Lysozyme levels are lower in patients suffering from HSV infection compared to healthy controls, suggesting that pathogen infection is associated with a decrease in lysozyme production or an inhibition of lysozyme activity. The instant invention provides, at least in part, an explanation of how lysozyme activity is inhibited by proteins produced by invading pathogenic viruses, suggesting a mechanism by which pathogenic viruses evade lysis by lysozyme by producing an inhibitor therefor. The instant invention therefore provides compositions and methods for relieving lysozyme inhibition in vitro and for the prevention or treatment of pathogen infection in vivo.

The compositions and methods of the invention comprise human lysozyme and polypeptides with sequence similarities thereto. FIGS. 3A and 3B provide an alignment of lysozyme polypeptides from a number of species, including duck, chicken, quail, guinea fowl, pheasant, peafowl, turkey, chachalaca, goat, sheep, cow, deer, pig, rat, mouse, dog, rabbit, monkey, grivet, rhesus monkey, baboon, marmoset, tamarin, squirrel monkey, gorilla, human, orangutan, gibbon, colobus, langur, camel, possum, trout, flounder, fish, dog, horse, donkey, echidna, pigeon, hoatzin, anopheles, bombyx, cecropoia, silkmoth, trichoplusia, hornworm, and webworm. The alignment of the lysozyme proteins defines a lysozyme consensus sequence of:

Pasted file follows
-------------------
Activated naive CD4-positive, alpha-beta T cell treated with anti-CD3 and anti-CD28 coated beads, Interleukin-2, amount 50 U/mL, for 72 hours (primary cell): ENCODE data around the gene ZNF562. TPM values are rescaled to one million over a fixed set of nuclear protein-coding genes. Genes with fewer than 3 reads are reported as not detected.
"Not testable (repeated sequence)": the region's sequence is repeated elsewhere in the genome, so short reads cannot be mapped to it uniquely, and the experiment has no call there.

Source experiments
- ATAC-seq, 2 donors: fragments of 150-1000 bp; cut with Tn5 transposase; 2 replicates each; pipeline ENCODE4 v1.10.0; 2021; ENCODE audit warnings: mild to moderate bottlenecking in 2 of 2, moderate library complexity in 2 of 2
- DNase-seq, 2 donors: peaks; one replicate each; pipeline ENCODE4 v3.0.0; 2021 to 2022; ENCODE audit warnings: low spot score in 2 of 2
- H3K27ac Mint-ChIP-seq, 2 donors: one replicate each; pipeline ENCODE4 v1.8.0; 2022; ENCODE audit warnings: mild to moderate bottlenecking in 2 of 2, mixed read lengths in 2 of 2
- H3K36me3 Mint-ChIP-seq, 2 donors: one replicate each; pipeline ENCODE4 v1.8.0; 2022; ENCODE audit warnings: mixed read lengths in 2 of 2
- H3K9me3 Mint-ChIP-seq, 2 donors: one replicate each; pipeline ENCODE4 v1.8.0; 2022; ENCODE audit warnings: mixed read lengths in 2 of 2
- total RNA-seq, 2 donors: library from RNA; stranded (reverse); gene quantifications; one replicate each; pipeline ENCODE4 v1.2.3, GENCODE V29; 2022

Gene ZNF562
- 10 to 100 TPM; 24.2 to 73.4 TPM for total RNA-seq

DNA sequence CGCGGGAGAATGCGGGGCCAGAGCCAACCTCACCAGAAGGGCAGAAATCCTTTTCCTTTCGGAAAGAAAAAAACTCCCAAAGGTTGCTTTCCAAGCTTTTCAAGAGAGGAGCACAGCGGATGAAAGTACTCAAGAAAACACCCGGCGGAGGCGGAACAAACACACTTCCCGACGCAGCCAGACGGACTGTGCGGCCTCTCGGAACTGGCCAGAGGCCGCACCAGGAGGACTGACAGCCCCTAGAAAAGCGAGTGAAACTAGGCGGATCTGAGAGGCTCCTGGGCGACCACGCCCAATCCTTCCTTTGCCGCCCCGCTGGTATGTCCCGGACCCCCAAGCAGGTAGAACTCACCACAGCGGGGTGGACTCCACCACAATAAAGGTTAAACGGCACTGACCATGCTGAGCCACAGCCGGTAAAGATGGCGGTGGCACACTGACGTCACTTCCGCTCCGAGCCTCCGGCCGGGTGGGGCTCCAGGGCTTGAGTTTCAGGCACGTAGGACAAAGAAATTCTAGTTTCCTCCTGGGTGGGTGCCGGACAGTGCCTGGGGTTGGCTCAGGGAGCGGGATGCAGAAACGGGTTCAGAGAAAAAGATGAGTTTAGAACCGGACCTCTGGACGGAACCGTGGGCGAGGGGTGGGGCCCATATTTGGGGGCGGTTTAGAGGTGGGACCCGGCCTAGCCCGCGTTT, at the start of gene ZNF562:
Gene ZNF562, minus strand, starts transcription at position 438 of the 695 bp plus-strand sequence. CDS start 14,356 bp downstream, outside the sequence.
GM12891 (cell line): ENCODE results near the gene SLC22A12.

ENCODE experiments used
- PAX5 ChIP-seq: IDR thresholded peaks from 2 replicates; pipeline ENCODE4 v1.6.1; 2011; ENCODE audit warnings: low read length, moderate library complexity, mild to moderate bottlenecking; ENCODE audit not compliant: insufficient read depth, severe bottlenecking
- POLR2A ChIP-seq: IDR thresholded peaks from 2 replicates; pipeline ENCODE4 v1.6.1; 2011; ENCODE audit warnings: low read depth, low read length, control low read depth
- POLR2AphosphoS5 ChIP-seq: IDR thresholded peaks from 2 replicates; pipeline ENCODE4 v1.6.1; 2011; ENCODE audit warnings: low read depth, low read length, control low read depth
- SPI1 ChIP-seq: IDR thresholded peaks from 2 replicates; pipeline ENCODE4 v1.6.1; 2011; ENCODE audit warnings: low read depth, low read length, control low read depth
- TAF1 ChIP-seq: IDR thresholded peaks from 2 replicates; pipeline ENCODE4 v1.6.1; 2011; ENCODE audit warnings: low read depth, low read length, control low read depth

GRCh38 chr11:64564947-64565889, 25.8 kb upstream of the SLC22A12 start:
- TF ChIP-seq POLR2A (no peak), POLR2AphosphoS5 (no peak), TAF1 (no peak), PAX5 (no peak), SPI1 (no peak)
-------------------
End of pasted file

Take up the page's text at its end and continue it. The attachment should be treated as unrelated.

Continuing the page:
(SEQ ID NO: 28)
Xaa Xaa Xaa Xaa Xaa Xaa Cys Xaa Xaa Xaa Xaa Xaa
Xaa Xaa Xaa Xaa Xaa Xaa Xaa Xaa Xaa Xaa Xaa Xaa
Xaa Xaa Xaa Xaa Trp Xaa Cys Xaa Xaa Xaa Xaa Glu
Ser Xaa Xaa Xaa Thr Xaa Xaa Xaa Xaa Xaa Xaa Xaa
Xaa Xaa Xaa Ser Xaa Asp Tyr Gly Xaa Xaa Gln Ile
Asn Xaa Xaa Xaa Trp Cys Xaa Xaa Xaa Xaa Xaa Xaa
Xaa Xaa Xaa Xaa Xaa Cys Xaa Xaa Xaa Cys Xaa Xaa
Leu Xaa Xaa Xaa Xaa Xaa Xaa Xaa Xaa Cys Ala Lys
Xaa Xaa Xaa Xaa Xaa Xaa Xaa Xaa Xaa Xaa Xaa Trp
Xaa Xaa Trp Xaa Xaa Xaa Cys Xaa Xaa Xaa Xaa Xaa
Xaa Xaa Xaa Xaa Cys Xaa Xaa Xaa,

wherein Xaa is any amino acid or is absent. In an embodiment, the lysozyme consensus sequence comprises the sequence of